A voltage doubler is an electronic circuit which charges capacitors from the input voltage and switches these charges in such a way that, in the ideal case, exactly twice the voltage is produced at the output as at its input.
The simplest of these circuits are a form of rectifier which take an AC voltage as input and output a doubled DC voltage. The switching elements are simple diodes and they are driven to switch state merely by the alternating voltage of the input. DC to DC voltage doublers cannot switch in this way and require a driving circuit to control the switching. They frequently also require a switching element that can be controlled directly, such as a transistor, rather than relying on the voltage across the switch as in the simple AC to DC case.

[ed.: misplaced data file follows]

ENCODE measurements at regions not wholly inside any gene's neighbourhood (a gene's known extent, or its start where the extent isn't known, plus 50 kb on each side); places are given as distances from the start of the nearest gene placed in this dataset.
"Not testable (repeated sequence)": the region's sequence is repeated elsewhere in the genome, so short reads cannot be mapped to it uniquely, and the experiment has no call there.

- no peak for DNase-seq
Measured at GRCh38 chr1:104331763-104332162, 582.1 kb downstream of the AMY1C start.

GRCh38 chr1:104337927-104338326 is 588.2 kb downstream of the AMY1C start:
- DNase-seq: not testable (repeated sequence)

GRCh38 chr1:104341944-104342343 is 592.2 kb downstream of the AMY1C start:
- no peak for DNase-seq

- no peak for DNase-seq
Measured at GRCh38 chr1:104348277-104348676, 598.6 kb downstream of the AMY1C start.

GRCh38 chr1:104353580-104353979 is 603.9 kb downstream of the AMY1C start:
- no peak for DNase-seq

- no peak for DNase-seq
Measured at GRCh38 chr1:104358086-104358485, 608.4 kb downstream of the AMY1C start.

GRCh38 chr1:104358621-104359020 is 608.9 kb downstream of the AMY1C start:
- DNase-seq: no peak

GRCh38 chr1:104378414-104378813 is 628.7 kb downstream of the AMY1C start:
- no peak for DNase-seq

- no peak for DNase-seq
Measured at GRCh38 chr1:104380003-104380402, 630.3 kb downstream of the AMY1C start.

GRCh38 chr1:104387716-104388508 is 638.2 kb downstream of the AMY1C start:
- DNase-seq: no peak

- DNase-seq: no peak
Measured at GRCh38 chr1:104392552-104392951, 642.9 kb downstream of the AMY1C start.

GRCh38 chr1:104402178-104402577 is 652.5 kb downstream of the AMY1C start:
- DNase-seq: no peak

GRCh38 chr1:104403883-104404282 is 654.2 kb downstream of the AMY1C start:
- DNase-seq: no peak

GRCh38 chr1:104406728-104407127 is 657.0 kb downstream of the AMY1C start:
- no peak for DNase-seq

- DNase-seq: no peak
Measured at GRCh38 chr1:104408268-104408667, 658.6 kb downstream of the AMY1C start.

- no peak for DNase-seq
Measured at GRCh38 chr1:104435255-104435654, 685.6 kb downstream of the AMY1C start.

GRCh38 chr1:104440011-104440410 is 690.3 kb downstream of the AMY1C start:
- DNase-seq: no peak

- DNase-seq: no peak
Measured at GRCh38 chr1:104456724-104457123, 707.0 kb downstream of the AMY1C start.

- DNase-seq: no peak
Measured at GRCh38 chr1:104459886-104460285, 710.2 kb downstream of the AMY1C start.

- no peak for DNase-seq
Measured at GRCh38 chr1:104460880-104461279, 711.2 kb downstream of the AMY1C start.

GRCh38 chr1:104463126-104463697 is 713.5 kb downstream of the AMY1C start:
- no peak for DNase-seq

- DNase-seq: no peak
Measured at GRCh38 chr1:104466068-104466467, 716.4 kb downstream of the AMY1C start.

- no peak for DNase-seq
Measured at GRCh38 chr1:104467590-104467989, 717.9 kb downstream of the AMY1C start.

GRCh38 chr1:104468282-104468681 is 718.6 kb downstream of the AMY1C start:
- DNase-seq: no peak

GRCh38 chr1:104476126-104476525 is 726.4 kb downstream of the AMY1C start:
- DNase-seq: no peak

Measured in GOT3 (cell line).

Voltage doublers are a variety of voltage multiplier circuit. Many (but not all) voltage doubler circuits can be viewed as a single stage of a higher order multiplier: cascading identical stages together achieves a greater voltage multiplication.
Read more about Voltage Doubler: Switched Capacitor Circuits